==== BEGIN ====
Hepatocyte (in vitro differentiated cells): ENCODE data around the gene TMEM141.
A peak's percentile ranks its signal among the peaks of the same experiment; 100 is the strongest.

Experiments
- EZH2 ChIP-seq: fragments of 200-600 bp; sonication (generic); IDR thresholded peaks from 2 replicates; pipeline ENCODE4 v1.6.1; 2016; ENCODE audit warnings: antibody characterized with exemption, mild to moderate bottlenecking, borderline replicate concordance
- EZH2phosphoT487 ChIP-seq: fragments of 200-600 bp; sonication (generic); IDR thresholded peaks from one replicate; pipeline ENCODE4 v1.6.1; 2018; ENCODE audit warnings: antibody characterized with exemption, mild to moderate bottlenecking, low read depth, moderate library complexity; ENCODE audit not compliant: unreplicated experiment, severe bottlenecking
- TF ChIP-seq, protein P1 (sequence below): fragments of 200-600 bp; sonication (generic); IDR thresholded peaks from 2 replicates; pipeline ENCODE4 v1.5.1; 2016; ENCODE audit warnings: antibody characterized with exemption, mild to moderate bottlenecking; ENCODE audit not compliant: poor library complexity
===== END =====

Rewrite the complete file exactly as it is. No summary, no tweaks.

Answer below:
Hepatocyte (in vitro differentiated cells): ENCODE data around the gene TMEM141.
A peak's percentile ranks its signal among the peaks of the same experiment; 100 is the strongest.

Experiments
- EZH2 ChIP-seq: fragments of 200-600 bp; sonication (generic); IDR thresholded peaks from 2 replicates; pipeline ENCODE4 v1.6.1; 2016; ENCODE audit warnings: antibody characterized with exemption, mild to moderate bottlenecking, borderline replicate concordance
- EZH2phosphoT487 ChIP-seq: fragments of 200-600 bp; sonication (generic); IDR thresholded peaks from one replicate; pipeline ENCODE4 v1.6.1; 2018; ENCODE audit warnings: antibody characterized with exemption, mild to moderate bottlenecking, low read depth, moderate library complexity; ENCODE audit not compliant: unreplicated experiment, severe bottlenecking
- TF ChIP-seq, protein P1 (sequence below): fragments of 200-600 bp; sonication (generic); IDR thresholded peaks from 2 replicates; pipeline ENCODE4 v1.5.1; 2016; ENCODE audit warnings: antibody characterized with exemption, mild to moderate bottlenecking; ENCODE audit not compliant: poor library complexity